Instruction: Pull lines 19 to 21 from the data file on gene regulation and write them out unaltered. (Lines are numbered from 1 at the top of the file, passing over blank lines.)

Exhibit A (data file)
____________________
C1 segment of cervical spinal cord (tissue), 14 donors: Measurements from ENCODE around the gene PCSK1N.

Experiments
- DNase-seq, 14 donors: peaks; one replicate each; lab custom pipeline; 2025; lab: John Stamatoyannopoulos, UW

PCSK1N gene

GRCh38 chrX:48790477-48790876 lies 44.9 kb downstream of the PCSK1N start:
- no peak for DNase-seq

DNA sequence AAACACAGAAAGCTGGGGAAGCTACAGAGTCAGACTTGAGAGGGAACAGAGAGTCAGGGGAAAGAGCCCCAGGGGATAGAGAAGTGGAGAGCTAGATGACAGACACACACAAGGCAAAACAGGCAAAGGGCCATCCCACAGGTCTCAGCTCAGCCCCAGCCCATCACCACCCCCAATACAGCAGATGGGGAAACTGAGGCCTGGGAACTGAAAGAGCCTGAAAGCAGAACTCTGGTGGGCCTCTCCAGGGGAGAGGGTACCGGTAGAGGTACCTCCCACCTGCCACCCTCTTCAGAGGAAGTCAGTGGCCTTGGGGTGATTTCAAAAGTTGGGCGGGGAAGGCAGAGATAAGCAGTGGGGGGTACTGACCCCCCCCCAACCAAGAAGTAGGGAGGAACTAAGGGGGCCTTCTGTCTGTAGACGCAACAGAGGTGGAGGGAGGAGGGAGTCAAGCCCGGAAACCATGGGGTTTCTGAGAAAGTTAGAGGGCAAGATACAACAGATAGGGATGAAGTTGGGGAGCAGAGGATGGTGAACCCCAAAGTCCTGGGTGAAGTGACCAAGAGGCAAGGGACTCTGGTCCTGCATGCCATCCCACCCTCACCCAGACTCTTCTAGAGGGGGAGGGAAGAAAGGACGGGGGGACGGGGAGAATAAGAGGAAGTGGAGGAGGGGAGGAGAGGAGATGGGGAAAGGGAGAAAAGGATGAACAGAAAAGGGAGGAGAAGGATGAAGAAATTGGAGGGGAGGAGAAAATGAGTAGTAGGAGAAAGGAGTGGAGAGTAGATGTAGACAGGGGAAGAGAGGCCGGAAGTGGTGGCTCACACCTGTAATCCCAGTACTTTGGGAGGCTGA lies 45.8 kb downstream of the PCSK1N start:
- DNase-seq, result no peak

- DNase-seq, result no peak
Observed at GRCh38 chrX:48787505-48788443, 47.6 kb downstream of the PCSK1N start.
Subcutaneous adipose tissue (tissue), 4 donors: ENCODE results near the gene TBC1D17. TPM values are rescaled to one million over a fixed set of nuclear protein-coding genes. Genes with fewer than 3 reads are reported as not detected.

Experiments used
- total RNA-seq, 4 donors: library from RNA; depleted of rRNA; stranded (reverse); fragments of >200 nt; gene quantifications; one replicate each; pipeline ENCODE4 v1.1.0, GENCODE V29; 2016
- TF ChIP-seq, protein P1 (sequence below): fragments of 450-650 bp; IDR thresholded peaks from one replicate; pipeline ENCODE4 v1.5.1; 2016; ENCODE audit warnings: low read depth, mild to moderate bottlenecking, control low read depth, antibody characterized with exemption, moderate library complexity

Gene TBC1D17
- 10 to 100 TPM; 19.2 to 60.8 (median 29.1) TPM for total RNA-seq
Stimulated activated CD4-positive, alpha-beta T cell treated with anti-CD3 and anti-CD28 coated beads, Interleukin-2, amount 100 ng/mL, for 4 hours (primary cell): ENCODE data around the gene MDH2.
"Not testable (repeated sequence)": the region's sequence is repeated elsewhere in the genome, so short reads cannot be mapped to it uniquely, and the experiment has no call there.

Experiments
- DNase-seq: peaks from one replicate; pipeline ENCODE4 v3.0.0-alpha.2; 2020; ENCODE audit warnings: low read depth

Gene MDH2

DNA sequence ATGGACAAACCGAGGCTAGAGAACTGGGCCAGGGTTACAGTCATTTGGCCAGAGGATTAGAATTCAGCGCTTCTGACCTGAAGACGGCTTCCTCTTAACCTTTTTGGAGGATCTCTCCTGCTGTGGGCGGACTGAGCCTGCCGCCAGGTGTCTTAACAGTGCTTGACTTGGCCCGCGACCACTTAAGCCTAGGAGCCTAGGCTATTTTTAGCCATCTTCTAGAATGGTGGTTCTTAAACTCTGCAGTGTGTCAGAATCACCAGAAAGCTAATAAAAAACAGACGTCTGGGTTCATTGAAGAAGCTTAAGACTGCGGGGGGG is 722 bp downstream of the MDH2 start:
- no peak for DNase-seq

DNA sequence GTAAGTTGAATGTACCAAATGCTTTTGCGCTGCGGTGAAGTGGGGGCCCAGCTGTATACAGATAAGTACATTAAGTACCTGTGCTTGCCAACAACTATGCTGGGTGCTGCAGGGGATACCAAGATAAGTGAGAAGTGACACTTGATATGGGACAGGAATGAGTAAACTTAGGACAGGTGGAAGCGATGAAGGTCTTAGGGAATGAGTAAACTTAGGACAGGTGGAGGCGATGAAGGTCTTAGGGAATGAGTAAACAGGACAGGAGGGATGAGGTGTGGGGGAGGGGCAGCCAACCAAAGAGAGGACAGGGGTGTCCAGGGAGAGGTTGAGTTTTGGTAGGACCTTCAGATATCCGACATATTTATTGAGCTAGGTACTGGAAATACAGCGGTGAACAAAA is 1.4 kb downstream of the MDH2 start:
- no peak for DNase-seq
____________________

Experiments
- DNase-seq: peaks from one replicate; pipeline ENCODE4 v3.0.0-alpha.2; 2020; ENCODE audit warnings: low read depth

Gene MDH2